Childhood can be a confusing time for anyone, but especially for queer youth. There’s a lot of pressure to fit into gender norms that are difficult to understand. Even within the queer community, there’s a sense that you must find a label that fits you with no thought to how labels can intersect and change over time. Some children are disconnected from their body and sense of self, a theme made literal in Homebody.
Homebody follows the story of Johnny, a nine-year-old in Brooklyn. (Editor’s note: Johnny is referred to with he/him pronouns by the other characters in the film and in promotional materials, but Johnny never states a preference for any set of pronouns in the film. For the purposes of this review, I will be using he/him pronouns in reference to Johnny.) Johnny spends much of his time with his babysitter Melanie (Colby Minifie), who he is fascinated by. He takes her lipstick to try on and films her on his phone, even copying her mannerisms. The line is often blurred between Johnny wanting to be like Melanie or be Melanie.
Melanie announces she will be leaving to focus full time on her doula work, which saddens Johnny. After a mishap involving guided meditation and Johnny’s desperate desire to keep Melanie around, Johnny finds himself inside Melanie in a Freaky Friday-esque situation. Will Johnny and Melanie be able to find a way out? And how does being in a adult woman’s body affect Johnny?
Homebody is best when it focuses on Minifie as Johnny trapped in Melanie’s body. Her expressive face tells the story even without Johnny’s inner monologue. We see so clearly the longing Johnny has to be Melanie full-time. It’s a performance that immediately reminded me of Tom Hanks’ iconic role in Big. Minifie is excellent at wide-eyed innocence, which may surprise fans who know her as Ashley on The Boys. The quiet moments that focus on Johnny-as-Melanie trying to navigate the adult world are the best parts of the film. Tre Ryder is a wonderful discovery as Johnny. There is a very moving scene between Ryder and Minifie at the end of the film that is its strongest moment, and it comes down to their chemistry.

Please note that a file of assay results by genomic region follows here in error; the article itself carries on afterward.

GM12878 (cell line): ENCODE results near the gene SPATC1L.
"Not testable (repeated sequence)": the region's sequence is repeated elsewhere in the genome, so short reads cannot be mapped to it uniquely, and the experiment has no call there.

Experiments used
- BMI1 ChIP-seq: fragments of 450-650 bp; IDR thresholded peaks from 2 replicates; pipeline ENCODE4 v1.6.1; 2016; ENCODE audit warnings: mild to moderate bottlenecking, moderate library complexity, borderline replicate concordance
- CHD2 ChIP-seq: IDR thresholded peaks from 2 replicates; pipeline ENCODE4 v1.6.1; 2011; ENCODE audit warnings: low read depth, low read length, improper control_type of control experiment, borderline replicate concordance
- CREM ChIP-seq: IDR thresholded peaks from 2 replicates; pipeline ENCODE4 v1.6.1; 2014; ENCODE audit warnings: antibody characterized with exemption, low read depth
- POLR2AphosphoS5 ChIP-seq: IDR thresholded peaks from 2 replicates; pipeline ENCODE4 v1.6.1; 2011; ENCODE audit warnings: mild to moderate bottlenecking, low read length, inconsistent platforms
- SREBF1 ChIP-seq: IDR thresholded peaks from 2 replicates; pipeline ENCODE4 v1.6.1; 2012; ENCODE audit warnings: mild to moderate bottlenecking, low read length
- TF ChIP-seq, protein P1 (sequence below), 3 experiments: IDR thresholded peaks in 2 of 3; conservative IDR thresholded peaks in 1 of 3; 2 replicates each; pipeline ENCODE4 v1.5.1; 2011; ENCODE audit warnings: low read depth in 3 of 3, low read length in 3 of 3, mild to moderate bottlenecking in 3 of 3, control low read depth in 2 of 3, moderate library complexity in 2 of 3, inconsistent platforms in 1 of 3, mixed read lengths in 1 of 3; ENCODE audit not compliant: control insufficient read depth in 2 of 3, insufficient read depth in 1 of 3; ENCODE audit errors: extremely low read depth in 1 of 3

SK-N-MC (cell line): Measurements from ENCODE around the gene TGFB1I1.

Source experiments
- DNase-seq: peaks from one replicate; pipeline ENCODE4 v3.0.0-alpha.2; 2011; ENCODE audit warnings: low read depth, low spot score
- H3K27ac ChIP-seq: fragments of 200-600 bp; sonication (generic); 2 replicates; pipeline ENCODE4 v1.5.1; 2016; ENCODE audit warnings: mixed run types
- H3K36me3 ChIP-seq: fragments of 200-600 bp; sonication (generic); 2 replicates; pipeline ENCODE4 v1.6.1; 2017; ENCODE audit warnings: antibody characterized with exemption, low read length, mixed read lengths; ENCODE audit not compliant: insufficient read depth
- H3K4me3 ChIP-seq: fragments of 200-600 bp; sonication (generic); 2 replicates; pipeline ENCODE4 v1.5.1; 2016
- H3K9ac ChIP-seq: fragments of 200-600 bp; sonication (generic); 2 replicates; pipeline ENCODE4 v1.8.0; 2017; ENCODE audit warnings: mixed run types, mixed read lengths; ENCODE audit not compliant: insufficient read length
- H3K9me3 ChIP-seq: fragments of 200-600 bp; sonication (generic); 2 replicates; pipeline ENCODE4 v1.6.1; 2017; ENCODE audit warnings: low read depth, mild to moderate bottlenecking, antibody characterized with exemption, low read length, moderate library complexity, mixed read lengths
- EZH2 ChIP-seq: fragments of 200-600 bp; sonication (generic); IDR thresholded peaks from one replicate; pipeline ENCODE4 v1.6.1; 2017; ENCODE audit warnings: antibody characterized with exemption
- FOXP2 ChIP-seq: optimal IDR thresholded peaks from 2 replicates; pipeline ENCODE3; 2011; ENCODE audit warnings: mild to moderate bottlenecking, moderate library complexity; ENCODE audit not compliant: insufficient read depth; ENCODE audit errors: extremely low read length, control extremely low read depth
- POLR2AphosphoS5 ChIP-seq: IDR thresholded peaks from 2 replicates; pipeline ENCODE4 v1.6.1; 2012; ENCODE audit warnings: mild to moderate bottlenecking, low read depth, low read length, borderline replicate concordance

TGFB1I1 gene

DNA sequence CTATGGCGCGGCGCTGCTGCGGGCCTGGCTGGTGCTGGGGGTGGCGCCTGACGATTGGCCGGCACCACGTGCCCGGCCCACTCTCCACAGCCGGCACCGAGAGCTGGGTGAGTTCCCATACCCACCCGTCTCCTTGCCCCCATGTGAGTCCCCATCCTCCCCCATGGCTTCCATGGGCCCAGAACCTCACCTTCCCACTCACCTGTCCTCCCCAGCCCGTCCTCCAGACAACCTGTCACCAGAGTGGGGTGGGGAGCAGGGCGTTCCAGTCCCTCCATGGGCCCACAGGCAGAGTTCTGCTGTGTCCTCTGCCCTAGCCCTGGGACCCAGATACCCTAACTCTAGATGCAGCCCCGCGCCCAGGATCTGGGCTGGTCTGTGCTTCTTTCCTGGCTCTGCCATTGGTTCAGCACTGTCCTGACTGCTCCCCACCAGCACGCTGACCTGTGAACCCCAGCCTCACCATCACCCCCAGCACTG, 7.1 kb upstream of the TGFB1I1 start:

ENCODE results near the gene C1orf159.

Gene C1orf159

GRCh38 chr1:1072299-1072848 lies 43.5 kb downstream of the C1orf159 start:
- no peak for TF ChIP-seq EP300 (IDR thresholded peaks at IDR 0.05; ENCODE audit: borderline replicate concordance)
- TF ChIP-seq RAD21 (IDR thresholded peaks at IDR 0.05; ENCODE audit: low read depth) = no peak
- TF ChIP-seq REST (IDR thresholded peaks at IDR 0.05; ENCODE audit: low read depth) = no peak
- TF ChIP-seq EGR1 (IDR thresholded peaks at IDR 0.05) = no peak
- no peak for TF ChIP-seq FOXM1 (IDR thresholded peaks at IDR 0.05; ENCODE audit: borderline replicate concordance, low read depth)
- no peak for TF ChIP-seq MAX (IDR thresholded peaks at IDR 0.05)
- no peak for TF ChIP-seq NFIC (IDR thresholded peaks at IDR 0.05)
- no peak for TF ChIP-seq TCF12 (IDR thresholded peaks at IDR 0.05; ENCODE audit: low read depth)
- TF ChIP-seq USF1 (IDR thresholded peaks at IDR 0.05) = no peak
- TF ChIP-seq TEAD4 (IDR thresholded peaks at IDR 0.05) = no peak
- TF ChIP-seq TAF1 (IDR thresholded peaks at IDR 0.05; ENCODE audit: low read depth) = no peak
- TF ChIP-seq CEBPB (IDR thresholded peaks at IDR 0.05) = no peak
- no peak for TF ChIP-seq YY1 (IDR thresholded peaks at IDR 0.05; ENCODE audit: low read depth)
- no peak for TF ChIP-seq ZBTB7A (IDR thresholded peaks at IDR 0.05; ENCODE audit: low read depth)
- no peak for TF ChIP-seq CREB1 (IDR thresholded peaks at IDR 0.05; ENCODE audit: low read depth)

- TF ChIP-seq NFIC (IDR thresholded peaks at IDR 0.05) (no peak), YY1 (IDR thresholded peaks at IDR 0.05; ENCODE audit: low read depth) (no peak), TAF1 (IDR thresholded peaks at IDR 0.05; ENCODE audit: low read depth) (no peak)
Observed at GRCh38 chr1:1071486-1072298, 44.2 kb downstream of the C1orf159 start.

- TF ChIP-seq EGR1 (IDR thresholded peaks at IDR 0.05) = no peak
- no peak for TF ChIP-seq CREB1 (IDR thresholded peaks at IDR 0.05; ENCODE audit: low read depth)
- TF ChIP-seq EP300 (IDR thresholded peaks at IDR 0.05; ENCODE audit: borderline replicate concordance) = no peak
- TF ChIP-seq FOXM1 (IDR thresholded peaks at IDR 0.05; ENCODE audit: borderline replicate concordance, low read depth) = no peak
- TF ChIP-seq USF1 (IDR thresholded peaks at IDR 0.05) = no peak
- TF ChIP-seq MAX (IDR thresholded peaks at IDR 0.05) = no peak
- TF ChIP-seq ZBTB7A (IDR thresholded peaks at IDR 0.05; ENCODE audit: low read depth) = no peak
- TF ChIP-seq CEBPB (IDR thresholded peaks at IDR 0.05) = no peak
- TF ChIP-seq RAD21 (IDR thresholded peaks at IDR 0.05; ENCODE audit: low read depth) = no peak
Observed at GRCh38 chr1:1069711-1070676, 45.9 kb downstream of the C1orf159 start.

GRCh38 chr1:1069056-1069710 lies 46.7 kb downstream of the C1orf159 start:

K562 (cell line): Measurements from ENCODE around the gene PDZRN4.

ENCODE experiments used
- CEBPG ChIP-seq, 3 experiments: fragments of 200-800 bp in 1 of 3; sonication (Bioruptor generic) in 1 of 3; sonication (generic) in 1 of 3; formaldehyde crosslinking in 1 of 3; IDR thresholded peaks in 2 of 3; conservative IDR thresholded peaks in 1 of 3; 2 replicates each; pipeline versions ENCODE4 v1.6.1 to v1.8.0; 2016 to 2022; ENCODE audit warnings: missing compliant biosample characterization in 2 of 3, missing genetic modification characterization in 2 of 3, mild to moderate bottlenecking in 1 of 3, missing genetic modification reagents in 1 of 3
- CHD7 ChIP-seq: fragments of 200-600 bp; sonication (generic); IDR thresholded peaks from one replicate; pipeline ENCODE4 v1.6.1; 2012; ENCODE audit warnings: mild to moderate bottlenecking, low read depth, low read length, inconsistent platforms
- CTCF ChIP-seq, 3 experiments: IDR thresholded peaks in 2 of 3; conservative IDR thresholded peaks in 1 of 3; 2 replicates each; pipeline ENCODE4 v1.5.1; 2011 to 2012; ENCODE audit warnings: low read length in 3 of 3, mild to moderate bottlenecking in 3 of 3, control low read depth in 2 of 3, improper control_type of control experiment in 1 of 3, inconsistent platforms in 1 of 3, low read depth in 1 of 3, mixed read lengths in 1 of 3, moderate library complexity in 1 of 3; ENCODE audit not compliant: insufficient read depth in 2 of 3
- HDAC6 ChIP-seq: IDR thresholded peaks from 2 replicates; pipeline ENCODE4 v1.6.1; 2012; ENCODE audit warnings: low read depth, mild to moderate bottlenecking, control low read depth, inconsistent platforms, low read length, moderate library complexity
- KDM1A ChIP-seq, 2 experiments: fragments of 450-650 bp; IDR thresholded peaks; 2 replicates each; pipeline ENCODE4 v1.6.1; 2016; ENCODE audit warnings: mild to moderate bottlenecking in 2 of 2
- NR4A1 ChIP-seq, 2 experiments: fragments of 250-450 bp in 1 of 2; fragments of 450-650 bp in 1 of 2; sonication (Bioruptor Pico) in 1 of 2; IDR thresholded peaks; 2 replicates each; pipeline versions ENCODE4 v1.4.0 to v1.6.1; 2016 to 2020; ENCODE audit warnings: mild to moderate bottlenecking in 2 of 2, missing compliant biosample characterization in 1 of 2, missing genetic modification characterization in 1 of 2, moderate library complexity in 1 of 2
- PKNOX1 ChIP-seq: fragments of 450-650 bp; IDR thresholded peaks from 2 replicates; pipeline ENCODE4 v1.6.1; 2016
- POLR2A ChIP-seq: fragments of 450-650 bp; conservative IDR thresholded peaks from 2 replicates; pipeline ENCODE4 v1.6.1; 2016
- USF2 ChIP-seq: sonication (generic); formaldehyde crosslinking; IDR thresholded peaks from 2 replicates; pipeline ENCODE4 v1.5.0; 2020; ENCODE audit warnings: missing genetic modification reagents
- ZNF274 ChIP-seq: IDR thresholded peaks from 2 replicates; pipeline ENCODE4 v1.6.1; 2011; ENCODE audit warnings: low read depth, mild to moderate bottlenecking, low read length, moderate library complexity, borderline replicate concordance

This isn’t Joseph Sackett’s first time exploring gender norms and sexuality using a sci-fi premise. His previous short Dominant Species uses aliens to discuss toxic masculinity. But while his other shorts are darker in tone and content, this film aims for the light. Homebody has time for fun, such as Johnny doing Melanie’s makeup and wearing her clothes in a very childlike way. Sackett keeps a whimsical tone throughout, which makes the viewer feel like they are experiencing everything through Johnny’s eyes. It’s ultimately a sweet film, which the audience may not expect going in.
Anchored by strong performances from Minifie and Ryder, Sackett’s feature length debut is a moving take on the body-swap film that will give audiences a lot to think about. Homebody is screening from August 16-18 on OutFest’s virtual screening platform.